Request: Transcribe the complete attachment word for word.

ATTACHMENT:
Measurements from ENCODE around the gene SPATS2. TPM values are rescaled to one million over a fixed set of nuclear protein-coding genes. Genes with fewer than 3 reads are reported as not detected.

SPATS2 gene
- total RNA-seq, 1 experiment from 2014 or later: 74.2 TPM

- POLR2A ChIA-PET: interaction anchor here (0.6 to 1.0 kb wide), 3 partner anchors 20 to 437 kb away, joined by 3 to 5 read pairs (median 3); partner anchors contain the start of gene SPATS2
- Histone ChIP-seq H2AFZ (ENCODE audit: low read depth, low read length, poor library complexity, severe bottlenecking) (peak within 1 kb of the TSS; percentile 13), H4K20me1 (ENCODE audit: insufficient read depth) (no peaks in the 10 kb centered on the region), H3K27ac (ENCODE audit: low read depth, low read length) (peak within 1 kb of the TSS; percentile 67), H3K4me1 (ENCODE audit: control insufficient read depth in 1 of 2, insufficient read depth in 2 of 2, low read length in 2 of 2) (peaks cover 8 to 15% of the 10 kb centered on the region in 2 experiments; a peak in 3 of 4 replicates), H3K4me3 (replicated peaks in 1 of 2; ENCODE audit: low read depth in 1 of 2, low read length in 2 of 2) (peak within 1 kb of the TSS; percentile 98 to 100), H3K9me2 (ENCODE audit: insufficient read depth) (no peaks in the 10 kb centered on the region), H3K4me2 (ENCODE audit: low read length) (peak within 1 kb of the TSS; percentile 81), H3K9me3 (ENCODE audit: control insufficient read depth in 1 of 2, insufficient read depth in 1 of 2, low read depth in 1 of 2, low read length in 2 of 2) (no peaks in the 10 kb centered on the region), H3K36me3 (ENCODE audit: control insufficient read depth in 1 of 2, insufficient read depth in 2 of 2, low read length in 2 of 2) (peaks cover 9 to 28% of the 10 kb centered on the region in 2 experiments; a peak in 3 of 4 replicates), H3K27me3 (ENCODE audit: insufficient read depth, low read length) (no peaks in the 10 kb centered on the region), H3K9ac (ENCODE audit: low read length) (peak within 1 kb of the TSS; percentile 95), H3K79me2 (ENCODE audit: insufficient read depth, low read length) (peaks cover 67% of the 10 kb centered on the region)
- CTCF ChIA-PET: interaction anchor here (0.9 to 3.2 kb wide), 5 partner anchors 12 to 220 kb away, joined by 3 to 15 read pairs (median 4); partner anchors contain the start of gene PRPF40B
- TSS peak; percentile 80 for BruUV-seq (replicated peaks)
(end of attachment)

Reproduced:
Measurements from ENCODE around the gene SPATS2. TPM values are rescaled to one million over a fixed set of nuclear protein-coding genes. Genes with fewer than 3 reads are reported as not detected.

SPATS2 gene
- total RNA-seq, 1 experiment from 2014 or later: 74.2 TPM

- POLR2A ChIA-PET: interaction anchor here (0.6 to 1.0 kb wide), 3 partner anchors 20 to 437 kb away, joined by 3 to 5 read pairs (median 3); partner anchors contain the start of gene SPATS2
- Histone ChIP-seq H2AFZ (ENCODE audit: low read depth, low read length, poor library complexity, severe bottlenecking) (peak within 1 kb of the TSS; percentile 13), H4K20me1 (ENCODE audit: insufficient read depth) (no peaks in the 10 kb centered on the region), H3K27ac (ENCODE audit: low read depth, low read length) (peak within 1 kb of the TSS; percentile 67), H3K4me1 (ENCODE audit: control insufficient read depth in 1 of 2, insufficient read depth in 2 of 2, low read length in 2 of 2) (peaks cover 8 to 15% of the 10 kb centered on the region in 2 experiments; a peak in 3 of 4 replicates), H3K4me3 (replicated peaks in 1 of 2; ENCODE audit: low read depth in 1 of 2, low read length in 2 of 2) (peak within 1 kb of the TSS; percentile 98 to 100), H3K9me2 (ENCODE audit: insufficient read depth) (no peaks in the 10 kb centered on the region), H3K4me2 (ENCODE audit: low read length) (peak within 1 kb of the TSS; percentile 81), H3K9me3 (ENCODE audit: control insufficient read depth in 1 of 2, insufficient read depth in 1 of 2, low read depth in 1 of 2, low read length in 2 of 2) (no peaks in the 10 kb centered on the region), H3K36me3 (ENCODE audit: control insufficient read depth in 1 of 2, insufficient read depth in 2 of 2, low read length in 2 of 2) (peaks cover 9 to 28% of the 10 kb centered on the region in 2 experiments; a peak in 3 of 4 replicates), H3K27me3 (ENCODE audit: insufficient read depth, low read length) (no peaks in the 10 kb centered on the region), H3K9ac (ENCODE audit: low read length) (peak within 1 kb of the TSS; percentile 95), H3K79me2 (ENCODE audit: insufficient read depth, low read length) (peaks cover 67% of the 10 kb centered on the region)
- CTCF ChIA-PET: interaction anchor here (0.9 to 3.2 kb wide), 5 partner anchors 12 to 220 kb away, joined by 3 to 15 read pairs (median 4); partner anchors contain the start of gene PRPF40B
- TSS peak; percentile 80 for BruUV-seq (replicated peaks)